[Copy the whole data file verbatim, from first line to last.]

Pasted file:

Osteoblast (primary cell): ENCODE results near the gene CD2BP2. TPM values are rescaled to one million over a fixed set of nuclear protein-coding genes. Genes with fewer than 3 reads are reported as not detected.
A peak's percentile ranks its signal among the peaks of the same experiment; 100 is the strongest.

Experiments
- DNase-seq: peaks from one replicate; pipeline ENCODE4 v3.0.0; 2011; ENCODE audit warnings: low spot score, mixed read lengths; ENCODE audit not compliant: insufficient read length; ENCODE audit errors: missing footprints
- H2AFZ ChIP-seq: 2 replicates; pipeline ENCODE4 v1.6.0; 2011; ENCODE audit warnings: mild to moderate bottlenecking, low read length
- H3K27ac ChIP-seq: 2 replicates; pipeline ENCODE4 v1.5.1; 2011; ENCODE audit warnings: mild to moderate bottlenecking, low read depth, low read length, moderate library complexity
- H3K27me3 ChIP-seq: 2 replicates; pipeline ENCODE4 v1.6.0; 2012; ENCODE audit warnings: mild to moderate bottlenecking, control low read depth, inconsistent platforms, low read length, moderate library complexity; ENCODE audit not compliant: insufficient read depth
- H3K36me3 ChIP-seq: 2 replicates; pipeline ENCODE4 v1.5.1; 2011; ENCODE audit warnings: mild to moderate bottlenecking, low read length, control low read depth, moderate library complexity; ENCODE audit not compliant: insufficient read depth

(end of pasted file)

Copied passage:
Osteoblast (primary cell): ENCODE results near the gene CD2BP2. TPM values are rescaled to one million over a fixed set of nuclear protein-coding genes. Genes with fewer than 3 reads are reported as not detected.
A peak's percentile ranks its signal among the peaks of the same experiment; 100 is the strongest.

Experiments
- DNase-seq: peaks from one replicate; pipeline ENCODE4 v3.0.0; 2011; ENCODE audit warnings: low spot score, mixed read lengths; ENCODE audit not compliant: insufficient read length; ENCODE audit errors: missing footprints
- H2AFZ ChIP-seq: 2 replicates; pipeline ENCODE4 v1.6.0; 2011; ENCODE audit warnings: mild to moderate bottlenecking, low read length
- H3K27ac ChIP-seq: 2 replicates; pipeline ENCODE4 v1.5.1; 2011; ENCODE audit warnings: mild to moderate bottlenecking, low read depth, low read length, moderate library complexity
- H3K27me3 ChIP-seq: 2 replicates; pipeline ENCODE4 v1.6.0; 2012; ENCODE audit warnings: mild to moderate bottlenecking, control low read depth, inconsistent platforms, low read length, moderate library complexity; ENCODE audit not compliant: insufficient read depth
- H3K36me3 ChIP-seq: 2 replicates; pipeline ENCODE4 v1.5.1; 2011; ENCODE audit warnings: mild to moderate bottlenecking, low read length, control low read depth, moderate library complexity; ENCODE audit not compliant: insufficient read depth